Portugal has two time zones and observes daylight saving time. Continental Portugal and Madeira use UTC+00:00, while the Azores use UTC–01:00. Daylight saving time is observed nationwide from the last Sunday in March to the last Sunday in October, so that every year, continental Portugal and Madeira temporarily use UTC+01:00, and the Azores temporarily use UTC+00:00.

Bosnia and Herzegovina uses a single time zone, denoted as Central European Time. It also observes summer time, shifting to Central European Summer Time.

Time in the Kingdom of the Netherlands is denoted by Central European Time (CET) during the winter as standard time in the Netherlands, which is one hour ahead of coordinated universal time (UTC+01:00), and Central European Summer Time (CEST) during the summer as daylight saving time, which is two hours ahead of coordinated universal time (UTC+02:00). The Caribbean Netherlands – which consist of the islands of Bonaire, Sint Eustatius and Saba – all observe Atlantic Standard Time (AST) year-round, which is four hours behind coordinated universal time (UTC−04:00).

In Slovakia, the standard time is Central European Time (UTC+01:00). Daylight saving time is observed from the last Sunday in March to the last Sunday in October. This is shared with several other EU member states.

In Sweden, the standard time is Central European Time. Daylight saving time is observed from the last Sunday in March to the last Sunday in October. Sweden adopted CET in 1900.

In Serbia, the standard time is Central European Time. Daylight saving time is observed from the last Sunday in March to the last Sunday in October. Serbia adopted CET in 1884.

In Montenegro, the standard time is Central European Time. Daylight saving time is observed from the last Sunday in March to the last Sunday in October. Montenegro has consistently used CET since it gained independence in 2006.

In Andorra, the standard time is Central European Time. Daylight saving time is observed from the last Sunday in March to the last Sunday in October. Andorra adopted CET after WWII.

Time in Poland Time zones used in Poland

Time in Poland is given by Central European Time. Daylight saving time, which moves an hour ahead, is observed from the last Sunday in March to the last Sunday in October. This is shared with several other EU member states.

In Slovenia, the standard time is Central European Time. Daylight saving time is observed from the last Sunday in March to the last Sunday in October. This is shared with several other EU member states.

Time in Svalbard Time zones used in Svalbard

Svalbard, an archipelago in the Arctic Ocean belonging to the Kingdom of Norway, uses Central European Time (CET) during the winter as standard time, which is one hour ahead of Coordinated Universal Time (UTC+01:00), and Central European Summer Time (CEST) during the summer as daylight saving time, which is two hours ahead of Coordinated Universal Time (UTC+02:00). This is shared with the rest of Norway, as is Svalbard's use of daylight saving time, which the territory observes annually by advancing the clock forward on the last Sunday in March and back again on the last Sunday in October. However, as Svalbard experiences midnight sun during the summer due to being located north of the Arctic Circle, it gives daylight saving time no utility, and is only observed in order to make communicating with Norway Proper more convenient. At the 74th parallel north, the midnight sun lasts 99 days and polar night 84 days, while the respective figures at the 81st parallel north are 141 and 128 days.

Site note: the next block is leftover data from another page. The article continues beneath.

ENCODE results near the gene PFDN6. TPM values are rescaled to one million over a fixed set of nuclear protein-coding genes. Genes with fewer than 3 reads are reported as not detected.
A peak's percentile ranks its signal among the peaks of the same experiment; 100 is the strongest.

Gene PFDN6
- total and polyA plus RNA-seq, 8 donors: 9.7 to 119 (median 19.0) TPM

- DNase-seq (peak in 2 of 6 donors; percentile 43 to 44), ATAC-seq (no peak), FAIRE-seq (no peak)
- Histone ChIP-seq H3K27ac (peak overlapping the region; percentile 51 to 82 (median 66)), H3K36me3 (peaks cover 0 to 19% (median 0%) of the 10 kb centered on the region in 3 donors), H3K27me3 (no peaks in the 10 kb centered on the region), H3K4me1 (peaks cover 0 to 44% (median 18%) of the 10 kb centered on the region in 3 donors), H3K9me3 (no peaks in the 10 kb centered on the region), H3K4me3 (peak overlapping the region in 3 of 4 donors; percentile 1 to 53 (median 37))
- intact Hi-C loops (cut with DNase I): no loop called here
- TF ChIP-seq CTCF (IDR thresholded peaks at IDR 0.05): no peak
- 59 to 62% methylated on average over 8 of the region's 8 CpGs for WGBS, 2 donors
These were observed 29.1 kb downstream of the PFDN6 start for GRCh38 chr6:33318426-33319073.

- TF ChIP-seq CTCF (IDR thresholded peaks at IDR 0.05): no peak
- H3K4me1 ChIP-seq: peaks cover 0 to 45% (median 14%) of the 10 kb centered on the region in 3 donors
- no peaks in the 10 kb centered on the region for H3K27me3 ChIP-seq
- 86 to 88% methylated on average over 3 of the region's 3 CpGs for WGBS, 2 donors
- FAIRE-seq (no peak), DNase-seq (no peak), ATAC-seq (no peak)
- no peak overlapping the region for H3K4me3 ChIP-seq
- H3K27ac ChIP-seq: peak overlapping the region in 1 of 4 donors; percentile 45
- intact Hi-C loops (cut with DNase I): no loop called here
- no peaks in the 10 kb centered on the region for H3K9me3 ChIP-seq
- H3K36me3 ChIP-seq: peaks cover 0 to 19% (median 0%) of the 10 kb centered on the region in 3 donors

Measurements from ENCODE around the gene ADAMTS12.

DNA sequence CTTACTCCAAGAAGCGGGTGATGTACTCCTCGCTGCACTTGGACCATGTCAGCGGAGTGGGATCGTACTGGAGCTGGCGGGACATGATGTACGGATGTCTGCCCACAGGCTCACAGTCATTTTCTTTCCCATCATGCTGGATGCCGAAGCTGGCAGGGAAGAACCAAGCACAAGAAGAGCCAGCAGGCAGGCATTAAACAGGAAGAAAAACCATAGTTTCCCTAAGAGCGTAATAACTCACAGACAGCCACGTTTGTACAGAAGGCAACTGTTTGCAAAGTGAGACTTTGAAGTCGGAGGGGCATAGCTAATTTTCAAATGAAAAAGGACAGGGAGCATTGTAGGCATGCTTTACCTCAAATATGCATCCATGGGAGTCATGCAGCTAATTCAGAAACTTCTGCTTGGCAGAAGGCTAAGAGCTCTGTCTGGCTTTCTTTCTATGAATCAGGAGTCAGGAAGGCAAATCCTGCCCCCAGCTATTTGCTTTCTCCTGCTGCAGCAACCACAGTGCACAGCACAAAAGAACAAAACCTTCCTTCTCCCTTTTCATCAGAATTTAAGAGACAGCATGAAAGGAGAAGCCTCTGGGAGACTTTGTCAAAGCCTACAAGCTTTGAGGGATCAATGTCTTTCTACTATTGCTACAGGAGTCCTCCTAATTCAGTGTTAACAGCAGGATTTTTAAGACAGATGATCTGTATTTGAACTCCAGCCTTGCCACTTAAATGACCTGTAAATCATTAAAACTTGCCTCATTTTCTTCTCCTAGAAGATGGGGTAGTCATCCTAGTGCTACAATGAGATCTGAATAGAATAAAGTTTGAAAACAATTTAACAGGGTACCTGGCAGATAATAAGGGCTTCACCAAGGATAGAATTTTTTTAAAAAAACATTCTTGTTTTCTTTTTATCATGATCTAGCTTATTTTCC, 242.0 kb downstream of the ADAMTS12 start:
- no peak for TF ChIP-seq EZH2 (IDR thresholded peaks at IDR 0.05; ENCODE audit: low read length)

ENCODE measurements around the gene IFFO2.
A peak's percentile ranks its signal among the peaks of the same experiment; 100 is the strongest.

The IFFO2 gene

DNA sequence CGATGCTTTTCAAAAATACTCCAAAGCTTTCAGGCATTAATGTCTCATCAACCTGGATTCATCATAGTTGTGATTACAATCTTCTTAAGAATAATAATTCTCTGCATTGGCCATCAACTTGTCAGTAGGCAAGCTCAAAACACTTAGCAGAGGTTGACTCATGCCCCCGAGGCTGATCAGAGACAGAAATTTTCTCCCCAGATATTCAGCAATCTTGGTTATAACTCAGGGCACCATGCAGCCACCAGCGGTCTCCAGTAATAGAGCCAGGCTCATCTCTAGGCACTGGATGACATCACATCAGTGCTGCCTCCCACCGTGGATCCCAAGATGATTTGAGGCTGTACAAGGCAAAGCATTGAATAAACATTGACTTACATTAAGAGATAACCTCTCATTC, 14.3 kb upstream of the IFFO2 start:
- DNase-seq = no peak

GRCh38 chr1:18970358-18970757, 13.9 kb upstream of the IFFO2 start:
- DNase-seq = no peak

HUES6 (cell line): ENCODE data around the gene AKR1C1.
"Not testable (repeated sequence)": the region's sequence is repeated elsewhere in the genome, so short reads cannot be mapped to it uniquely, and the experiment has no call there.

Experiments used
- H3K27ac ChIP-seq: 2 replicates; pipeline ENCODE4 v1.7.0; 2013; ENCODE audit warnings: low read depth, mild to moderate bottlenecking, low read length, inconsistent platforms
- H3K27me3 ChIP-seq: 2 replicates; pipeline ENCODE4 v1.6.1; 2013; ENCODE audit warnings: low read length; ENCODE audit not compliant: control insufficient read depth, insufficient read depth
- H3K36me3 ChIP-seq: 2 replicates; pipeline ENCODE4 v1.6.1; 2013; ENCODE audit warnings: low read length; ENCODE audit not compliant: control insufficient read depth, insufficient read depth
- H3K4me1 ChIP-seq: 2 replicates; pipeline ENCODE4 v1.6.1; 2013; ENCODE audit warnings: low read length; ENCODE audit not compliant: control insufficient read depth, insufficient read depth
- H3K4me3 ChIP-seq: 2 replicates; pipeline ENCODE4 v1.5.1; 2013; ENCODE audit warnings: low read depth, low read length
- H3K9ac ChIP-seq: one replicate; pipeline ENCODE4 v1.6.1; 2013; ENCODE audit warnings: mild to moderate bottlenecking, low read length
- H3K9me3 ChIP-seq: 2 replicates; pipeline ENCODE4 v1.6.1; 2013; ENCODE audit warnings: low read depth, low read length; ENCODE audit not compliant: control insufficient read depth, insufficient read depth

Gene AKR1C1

In Luxembourg, the standard time is Central European Time. Daylight saving time is observed from the last Sunday in March to the last Sunday in October.

In Liechtenstein, the standard time is Central European Time. Daylight saving time is observed from the last Sunday in March to the last Sunday in October. Liechtenstein adopted CET in 1894.

Time in Libya Time zone used in Libya

Time in Libya is given by a single time zone, officially denoted as Eastern European Time. The zone is also known as Central Africa Time (CAT). Libya has observed EET since 5 November 2012, after it was announced in 2013 that Libya would be on permeant daylight saving time. Libya previously observed several different time zones as standard time and daylight saving time.

References

  1. Europe. WorldTimeZone.com.
  2. Messerli, Jakob (1995). Gleichmässig – pünktlich – schnell: Zeiteinteilung und Zeitgebrauch in der Schweiz im 19. Jahrhundert (in German). Zürich. p. 72. ISBN   3-905311-68-2. OCLC   717570797.
  3. Stuewer, Roger H. (2009). The Physical Tourist: A Science Guide for the Traveler. Springer London. p. 128. ISBN   9783764389338 . Retrieved 28 March 2022.
  4. "Verordnung des Bundesamtes für Landestopografie über Geoinformation" [Ordinance of the Federal Office of Topography on Geoinformation] (in German). Fedlex: The publication platform for federal law. 26 May 2008. Retrieved 28 March 2022.
  5. Black, Charles Bertram (1873). "Guide to Switzerland and the Italian Lakes". Sampson Low, Marston & Company. p. 21. Retrieved 28 March 2022.
  6. "Circulaire du conseil fédéral" (in French). Swiss Federal Council. 13 December 1893. Retrieved 28 March 2022 via Swiss Federal Archives.
  7. "Protokol Sitzung des schweizerischen Bundesrates" [Minutes of the session of the Swiss Federal Council](PDF) (in German). Swiss Federal Council. 7 November 1941. p. 24. Retrieved 28 March 2022 via Swiss Federal Archives.
  8. Eggert, Paul (2013-03-02). "tzcode2013a and tzdata2013a available". ICANN.
  9. Olson, Arthur David (2012-03-03). "New zone for DE, split from Europe/Berlin". gmane.comp.time.tz.

Notes

  1. Measured at 7°26′22″N46°57′08″E / 7.43944°N 46.95222°E . [4]